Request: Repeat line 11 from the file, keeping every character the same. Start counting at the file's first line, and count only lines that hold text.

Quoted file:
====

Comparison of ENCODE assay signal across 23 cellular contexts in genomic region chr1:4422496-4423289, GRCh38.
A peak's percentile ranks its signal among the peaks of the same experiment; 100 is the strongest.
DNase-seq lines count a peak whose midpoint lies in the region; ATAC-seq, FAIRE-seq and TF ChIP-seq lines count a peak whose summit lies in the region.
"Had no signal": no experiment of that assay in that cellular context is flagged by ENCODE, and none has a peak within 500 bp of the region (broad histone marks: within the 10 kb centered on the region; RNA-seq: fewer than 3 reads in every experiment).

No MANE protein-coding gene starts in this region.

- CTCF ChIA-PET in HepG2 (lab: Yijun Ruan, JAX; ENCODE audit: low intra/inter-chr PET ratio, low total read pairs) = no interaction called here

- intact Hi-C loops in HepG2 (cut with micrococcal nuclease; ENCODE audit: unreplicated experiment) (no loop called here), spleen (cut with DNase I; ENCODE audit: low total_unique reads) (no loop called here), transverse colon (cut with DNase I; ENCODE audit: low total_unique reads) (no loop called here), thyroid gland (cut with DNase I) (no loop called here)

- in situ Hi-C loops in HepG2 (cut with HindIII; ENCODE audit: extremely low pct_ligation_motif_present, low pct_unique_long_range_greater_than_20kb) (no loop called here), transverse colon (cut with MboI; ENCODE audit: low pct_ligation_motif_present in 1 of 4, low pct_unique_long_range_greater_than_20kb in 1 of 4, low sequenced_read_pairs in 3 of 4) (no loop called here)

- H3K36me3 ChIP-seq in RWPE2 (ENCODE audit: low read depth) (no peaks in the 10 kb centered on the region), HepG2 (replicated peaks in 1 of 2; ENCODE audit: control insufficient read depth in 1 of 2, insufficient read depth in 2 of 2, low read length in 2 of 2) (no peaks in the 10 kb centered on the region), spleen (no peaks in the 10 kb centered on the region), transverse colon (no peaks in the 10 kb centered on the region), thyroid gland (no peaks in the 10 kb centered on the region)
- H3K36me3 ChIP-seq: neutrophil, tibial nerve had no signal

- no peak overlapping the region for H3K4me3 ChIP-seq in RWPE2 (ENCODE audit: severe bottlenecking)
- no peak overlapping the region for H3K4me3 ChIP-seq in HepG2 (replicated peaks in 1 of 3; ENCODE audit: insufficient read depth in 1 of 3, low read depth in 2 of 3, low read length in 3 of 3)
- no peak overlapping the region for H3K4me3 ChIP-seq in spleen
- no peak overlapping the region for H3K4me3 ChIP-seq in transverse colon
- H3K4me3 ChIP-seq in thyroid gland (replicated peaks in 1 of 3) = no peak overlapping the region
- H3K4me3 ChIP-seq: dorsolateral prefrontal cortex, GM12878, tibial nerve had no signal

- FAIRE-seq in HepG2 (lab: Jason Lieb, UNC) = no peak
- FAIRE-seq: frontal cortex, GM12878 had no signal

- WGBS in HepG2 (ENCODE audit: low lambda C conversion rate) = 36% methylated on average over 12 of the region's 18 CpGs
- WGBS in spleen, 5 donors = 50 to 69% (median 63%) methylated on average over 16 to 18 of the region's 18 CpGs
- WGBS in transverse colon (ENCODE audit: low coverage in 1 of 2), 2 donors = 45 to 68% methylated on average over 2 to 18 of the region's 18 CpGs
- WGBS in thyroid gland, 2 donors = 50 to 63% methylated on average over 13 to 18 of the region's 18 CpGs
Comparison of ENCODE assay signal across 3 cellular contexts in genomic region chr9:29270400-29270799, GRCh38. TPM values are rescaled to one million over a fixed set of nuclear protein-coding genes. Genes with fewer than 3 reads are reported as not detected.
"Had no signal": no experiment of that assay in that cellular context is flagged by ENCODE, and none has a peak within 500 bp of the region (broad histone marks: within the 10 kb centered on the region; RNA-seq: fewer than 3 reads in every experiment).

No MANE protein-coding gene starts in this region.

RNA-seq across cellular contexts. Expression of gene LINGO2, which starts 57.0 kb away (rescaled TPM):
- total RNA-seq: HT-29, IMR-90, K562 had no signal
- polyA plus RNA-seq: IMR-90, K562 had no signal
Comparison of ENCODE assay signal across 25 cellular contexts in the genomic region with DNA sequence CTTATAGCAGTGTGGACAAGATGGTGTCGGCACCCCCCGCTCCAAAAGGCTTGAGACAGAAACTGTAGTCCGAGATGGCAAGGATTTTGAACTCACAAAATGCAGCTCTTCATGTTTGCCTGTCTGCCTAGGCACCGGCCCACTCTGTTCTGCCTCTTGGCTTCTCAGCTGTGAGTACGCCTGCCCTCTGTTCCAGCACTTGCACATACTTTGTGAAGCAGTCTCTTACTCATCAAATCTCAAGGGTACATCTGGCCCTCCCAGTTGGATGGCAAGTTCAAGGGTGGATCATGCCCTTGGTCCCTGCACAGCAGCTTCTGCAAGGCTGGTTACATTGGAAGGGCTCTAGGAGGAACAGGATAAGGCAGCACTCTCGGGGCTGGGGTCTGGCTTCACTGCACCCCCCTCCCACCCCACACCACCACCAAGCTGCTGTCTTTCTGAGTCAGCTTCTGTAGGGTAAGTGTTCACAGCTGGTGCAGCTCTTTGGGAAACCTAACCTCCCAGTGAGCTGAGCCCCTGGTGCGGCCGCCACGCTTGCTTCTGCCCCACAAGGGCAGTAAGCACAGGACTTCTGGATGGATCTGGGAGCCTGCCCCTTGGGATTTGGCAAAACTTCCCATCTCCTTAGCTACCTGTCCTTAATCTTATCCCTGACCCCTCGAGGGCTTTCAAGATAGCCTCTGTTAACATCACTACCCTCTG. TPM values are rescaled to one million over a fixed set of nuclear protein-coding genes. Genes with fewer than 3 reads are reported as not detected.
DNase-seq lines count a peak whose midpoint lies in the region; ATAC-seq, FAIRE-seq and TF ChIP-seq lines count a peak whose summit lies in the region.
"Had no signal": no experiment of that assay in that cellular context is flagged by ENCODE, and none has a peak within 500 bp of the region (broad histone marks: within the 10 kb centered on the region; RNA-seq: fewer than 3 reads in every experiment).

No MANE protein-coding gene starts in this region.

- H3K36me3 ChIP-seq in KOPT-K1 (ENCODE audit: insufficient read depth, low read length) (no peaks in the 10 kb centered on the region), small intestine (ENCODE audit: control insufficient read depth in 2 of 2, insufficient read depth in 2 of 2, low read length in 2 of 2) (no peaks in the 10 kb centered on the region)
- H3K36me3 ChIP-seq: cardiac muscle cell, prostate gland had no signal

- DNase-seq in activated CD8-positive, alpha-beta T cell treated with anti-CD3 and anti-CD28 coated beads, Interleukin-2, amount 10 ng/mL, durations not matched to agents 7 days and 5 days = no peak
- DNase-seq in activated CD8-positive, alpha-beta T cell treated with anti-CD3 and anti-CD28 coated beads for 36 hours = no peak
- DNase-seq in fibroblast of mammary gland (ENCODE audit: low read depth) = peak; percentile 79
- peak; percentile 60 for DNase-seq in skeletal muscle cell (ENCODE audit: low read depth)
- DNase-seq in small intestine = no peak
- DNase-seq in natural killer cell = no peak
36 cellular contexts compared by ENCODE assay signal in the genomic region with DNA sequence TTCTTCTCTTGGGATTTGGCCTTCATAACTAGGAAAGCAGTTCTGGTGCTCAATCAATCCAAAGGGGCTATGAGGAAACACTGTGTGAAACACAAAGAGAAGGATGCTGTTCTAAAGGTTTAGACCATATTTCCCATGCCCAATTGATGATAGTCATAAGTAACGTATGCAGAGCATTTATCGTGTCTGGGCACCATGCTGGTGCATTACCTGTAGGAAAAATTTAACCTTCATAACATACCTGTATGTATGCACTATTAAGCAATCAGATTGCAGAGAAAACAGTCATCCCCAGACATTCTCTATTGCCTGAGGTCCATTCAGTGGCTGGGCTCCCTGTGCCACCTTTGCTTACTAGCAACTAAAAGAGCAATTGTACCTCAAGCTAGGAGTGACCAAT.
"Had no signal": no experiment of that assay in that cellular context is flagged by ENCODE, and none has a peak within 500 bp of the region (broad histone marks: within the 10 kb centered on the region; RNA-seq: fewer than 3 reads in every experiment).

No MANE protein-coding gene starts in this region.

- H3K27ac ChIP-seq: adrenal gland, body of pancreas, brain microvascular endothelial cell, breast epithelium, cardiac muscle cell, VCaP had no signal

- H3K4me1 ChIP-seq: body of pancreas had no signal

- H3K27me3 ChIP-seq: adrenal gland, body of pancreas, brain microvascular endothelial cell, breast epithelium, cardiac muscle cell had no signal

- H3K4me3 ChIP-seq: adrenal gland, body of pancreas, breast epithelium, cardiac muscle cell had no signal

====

- no peak overlapping the region for H3K4me3 ChIP-seq in RWPE2 (ENCODE audit: severe bottlenecking)